populations and environmental conditions, which were shown to be consistent with the so-called recharge–discharge process ( Bladé and Hartmann 1993 ; Hu and Randall 1994 ; Kemball-Cook and Weare 2001 ). The precipitating cloud population consists of shallow isolated convective cells in suppressed phases, primarily isolated deep convective cells two phases prior to MJO onset, deep organized mesoscale convective systems (MCSs) in active MJO phases, and stratiform-dominant systems in decaying phases

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Richard H. Johnson, Paul E. Ciesielski, James H. Ruppert Jr., and Masaki Katsumata

on Colombo soundings ( Ciesielski et al. 2014b ). Blockage of the low-level flow by the island terrain frequently disrupts the winds at Colombo below about 2 km. This local effect is aliased onto larger scales and impairs computations of divergence over the NSA. The procedure developed by Ciesielski et al. (2014b) mitigates the impacts of Sri Lanka flow blocking on budgets over the NSA by using European Centre for Medium-Range Weather Forecasts (ECMWF) Operational Analysis (OA) data away from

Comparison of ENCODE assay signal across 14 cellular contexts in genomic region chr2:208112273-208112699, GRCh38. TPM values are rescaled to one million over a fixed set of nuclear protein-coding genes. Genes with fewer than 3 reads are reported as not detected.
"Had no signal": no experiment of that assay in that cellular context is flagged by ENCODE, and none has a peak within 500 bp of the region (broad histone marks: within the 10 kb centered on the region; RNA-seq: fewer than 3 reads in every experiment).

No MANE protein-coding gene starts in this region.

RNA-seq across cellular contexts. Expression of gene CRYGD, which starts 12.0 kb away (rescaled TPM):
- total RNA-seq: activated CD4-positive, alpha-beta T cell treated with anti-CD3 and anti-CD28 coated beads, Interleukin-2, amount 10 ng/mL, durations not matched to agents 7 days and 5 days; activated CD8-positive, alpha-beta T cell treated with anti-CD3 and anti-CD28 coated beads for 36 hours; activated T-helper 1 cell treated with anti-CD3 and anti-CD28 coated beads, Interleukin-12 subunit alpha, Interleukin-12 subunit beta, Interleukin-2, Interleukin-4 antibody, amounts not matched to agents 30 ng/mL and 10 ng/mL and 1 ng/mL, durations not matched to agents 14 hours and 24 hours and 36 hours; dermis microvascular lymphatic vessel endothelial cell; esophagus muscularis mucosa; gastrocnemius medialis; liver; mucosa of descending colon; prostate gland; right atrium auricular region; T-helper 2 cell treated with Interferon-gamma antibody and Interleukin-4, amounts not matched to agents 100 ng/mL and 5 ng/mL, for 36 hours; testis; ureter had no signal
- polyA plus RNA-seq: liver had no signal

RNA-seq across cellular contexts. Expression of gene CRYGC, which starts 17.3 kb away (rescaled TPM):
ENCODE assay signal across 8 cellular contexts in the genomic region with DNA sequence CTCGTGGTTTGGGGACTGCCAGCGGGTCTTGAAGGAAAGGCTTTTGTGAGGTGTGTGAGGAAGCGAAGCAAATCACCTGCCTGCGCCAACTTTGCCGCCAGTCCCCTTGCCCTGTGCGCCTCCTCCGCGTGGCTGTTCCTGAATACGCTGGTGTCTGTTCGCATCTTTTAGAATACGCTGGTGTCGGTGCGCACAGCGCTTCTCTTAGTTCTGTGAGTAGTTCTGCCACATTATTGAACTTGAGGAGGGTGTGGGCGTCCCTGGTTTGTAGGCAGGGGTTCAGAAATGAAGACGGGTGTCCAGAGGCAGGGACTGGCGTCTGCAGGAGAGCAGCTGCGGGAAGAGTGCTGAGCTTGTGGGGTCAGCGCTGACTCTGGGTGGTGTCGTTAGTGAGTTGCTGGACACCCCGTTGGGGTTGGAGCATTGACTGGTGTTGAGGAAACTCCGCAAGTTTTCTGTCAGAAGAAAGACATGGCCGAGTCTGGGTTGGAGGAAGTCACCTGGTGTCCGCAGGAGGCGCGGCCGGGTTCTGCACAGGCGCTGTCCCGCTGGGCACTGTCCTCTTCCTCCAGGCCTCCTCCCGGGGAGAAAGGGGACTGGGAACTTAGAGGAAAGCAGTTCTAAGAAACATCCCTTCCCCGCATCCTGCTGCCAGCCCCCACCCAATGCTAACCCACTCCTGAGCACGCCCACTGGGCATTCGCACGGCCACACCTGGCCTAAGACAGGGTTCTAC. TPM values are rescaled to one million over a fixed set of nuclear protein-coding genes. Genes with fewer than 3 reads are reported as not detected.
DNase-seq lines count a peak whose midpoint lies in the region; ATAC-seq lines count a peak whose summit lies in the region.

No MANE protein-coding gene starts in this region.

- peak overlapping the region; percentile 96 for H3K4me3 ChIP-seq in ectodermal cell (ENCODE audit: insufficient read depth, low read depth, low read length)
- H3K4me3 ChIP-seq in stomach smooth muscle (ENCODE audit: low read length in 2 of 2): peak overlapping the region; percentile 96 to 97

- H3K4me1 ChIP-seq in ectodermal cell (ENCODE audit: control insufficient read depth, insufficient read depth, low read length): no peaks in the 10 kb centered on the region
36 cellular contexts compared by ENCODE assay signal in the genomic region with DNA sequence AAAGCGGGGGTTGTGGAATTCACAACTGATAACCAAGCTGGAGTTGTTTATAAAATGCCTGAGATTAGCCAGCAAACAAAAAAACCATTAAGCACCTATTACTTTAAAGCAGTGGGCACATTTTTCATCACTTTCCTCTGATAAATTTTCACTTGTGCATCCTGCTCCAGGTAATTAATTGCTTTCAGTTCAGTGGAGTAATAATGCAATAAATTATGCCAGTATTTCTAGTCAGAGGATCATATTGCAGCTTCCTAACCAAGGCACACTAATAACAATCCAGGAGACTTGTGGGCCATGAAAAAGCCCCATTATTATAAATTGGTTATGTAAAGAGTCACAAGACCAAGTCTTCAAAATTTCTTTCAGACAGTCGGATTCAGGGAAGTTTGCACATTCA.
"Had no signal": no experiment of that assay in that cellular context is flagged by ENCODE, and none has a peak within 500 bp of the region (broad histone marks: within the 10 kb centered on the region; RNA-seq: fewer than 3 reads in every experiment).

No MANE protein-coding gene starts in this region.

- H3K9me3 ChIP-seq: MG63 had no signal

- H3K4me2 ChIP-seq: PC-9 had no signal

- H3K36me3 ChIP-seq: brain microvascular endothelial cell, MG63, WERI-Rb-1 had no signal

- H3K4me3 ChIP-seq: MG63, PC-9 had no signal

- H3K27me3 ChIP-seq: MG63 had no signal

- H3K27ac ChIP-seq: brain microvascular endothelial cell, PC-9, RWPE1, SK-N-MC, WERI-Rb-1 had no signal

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Rachel C. Zelinsky, Chidong Zhang, and Chuntao Liu

Houze 2015 ). In the local discharge–recharge process hypothesis, shallow convection begins to moisten and heat the environment during the suppressed phase; eventually the environment becomes sufficiently moist to support deep convection in the active phase of the MJO ( Xu and Rutledge 2015 ). Despite the observed importance of the MJO to the weather–climate system, most global climate models (GCM) are unable to reliably forecast or reproduce the MJO ( Hung et al. 2013 ; Jiang et al. 2015 ). This

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Weixin Xu and Steven A. Rutledge